It’s Time to get Ill

Feb 112004
Authors: Chris Hess

Dallas isn’t normally the place to stop for good, honest,

underground hip-hop, but don’t tell that to the boys in Ill

Harmonics. The group, which has been around since 1998, is made up

of two Caucasian MCs and a Caucasian drummer. This not-so-typical

hip-hop group will bring its acoustic, guitar-laced thump to

Everyday Joe’s tonight.

One of the group’s MCs, Playdough, took time to answer a few

questions over the phone while he was waiting for some film to be


How long have you been in the business?

We were on “The Cut” on MTV in 1998, we got signed in 1999 and

released our first album in 2000. We started touring really

hardcore in 2001.

What piece of advice can you offer the average musician who

wants to break on to the music scene?

If you want your music to be anything beyond a hobby, you’ve got

to be dedicated. It has to be your passion. You have to be thinking

of it when you wake up and when you go to bed. That’s really easy

when you’re blowing up, but it gets hard when it’s time to pay dues

and build a fan base.

At the same time, you have to make sure that you keep your

priorities straight, and that’s where I’m at fault sometimes. With

hip-hop, it’s so easy to get wrapped up in the culture that I catch

myself putting it before God and my family.

What are the high and the low points of your career thus


The high point has to be being on MTV. Seventy-two million

people watched “The Cut” that night. They told us that it was the

highest rated show in that slot they ever had. People recognized us

on the street after that.

The low point has to be one time when we were asked to come and

do a couple songs at a speaking engagement a lady that we knew had.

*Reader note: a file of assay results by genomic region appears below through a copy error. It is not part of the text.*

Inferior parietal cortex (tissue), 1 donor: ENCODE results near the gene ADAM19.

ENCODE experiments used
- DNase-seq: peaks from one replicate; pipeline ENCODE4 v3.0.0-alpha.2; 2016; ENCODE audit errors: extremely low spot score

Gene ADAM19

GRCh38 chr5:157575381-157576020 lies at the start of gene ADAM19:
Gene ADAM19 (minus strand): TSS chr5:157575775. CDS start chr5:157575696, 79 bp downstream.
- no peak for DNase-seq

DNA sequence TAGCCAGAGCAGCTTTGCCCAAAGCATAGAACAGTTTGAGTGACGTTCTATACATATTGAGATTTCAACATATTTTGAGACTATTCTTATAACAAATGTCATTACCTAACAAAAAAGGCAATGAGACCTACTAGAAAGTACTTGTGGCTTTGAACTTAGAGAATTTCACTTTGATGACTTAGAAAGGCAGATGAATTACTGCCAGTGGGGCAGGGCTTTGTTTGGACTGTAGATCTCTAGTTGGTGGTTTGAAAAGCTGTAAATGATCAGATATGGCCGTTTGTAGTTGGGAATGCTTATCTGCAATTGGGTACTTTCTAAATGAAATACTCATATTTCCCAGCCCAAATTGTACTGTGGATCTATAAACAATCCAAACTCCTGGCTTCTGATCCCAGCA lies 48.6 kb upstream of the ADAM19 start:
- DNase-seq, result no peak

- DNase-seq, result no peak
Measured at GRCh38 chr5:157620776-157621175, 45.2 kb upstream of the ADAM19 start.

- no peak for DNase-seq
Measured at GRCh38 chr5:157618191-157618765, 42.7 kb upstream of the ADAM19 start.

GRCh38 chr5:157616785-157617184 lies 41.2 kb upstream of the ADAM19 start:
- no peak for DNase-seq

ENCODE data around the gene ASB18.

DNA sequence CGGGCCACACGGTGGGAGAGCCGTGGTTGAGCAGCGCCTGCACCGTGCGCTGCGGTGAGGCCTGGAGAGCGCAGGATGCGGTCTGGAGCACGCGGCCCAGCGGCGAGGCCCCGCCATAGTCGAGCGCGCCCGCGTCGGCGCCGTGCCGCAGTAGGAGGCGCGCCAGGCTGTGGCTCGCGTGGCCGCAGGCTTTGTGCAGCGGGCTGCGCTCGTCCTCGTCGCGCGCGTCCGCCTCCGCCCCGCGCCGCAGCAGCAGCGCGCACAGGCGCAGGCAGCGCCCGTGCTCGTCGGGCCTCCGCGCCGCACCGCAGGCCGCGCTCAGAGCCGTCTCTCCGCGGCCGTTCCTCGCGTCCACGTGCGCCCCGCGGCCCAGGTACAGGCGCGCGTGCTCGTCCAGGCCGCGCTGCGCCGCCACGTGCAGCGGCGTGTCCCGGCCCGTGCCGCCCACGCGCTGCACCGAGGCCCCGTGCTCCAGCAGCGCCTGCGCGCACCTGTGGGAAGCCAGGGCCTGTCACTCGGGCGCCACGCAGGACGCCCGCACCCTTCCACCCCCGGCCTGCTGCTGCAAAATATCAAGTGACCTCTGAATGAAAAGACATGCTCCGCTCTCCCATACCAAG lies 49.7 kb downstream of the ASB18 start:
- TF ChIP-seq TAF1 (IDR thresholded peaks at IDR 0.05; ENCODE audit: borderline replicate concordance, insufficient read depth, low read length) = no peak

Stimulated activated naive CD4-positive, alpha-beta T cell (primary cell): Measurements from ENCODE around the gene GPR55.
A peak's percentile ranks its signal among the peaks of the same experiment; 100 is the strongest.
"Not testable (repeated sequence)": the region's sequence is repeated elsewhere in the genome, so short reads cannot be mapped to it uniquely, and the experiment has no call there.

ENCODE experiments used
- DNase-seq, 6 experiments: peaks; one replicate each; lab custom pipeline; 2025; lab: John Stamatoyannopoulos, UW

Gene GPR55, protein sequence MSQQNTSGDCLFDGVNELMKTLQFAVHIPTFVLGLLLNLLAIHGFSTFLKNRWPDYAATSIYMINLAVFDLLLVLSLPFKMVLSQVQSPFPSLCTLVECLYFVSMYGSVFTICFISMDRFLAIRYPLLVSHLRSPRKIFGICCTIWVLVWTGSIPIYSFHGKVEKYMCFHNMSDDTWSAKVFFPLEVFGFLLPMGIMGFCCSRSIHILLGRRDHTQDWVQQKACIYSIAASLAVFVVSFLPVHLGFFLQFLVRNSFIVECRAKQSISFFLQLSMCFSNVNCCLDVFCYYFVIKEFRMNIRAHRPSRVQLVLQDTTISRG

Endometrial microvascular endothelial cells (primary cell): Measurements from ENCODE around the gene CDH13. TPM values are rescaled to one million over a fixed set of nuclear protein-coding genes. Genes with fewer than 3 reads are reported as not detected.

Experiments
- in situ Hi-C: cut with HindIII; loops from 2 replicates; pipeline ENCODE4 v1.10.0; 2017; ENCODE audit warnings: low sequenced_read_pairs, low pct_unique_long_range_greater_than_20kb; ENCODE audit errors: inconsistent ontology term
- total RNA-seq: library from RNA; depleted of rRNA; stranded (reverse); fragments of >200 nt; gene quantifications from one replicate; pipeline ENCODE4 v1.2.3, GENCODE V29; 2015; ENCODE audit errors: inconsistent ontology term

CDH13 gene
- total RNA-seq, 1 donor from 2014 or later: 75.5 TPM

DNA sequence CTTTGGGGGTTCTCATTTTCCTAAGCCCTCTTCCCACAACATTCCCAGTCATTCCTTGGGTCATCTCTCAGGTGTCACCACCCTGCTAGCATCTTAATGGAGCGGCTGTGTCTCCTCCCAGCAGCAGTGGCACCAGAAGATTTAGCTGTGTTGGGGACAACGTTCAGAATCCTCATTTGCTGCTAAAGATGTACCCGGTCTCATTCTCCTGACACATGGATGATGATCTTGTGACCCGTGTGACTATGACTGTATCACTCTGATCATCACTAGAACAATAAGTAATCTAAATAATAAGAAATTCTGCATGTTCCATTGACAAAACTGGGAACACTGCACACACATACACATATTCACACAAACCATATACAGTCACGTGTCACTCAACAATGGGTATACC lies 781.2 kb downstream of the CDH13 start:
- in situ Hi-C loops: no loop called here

Once we were in there, we realized there wasn’t a sound system. We

ended up rhyming over a CD playing on a boom box, yelling as loud

as we could. I busted up laughing during a couple of songs.

Has Eminem’s success helped open doors for you guys?

Yes and no. No, because it seems like Christian music today just

wants carbon copies of secular artists, so a lot of times fans will

come up to us after the show and say, “You’re exactly like Eminem,

except you don’t curse!”

That kind of reaction just pigeonholes us. I think I’ve been

called Eminem or Slim Shady or Marshall Mathers or whatever in

every battle since he got big. But at the same time, I’m sure that

his popularity has helped open doors for us.

(Who is your favorite non-hip-hop artist?)

Bob Marley or Cold Play

(If you had to sample one of their songs, which would it


“Redemption Song” by Bob Marley. I wouldn’t even put a beat over

it. That song is my jam.

(What artist do you want to open for some day?)

Lauryn Hill

(What’s the best rhyme of all time?)

Posdnuos of De La Soul says, “While others represent, I present

my rep.”

(What’s your favorite Johnny Cash song?)

“I Walk the Line”

(What’s one song you wish you wrote?)

“Rush of Blood to the Head” by Coldplay

What do you hope to accomplish with your music?

I want to gain people’s respect. I want to use it as a platform

to show people my life so they can see that I’m not a perfect

Christian and I want them to see God’s love in what I do.


Ill Harmonics will be playing tonight at 7 at Everyday Joe’s

Coffee House with Trace Bundy and local acoustic talent Josh

Dillard. The show is free, but donations will be accepted at the


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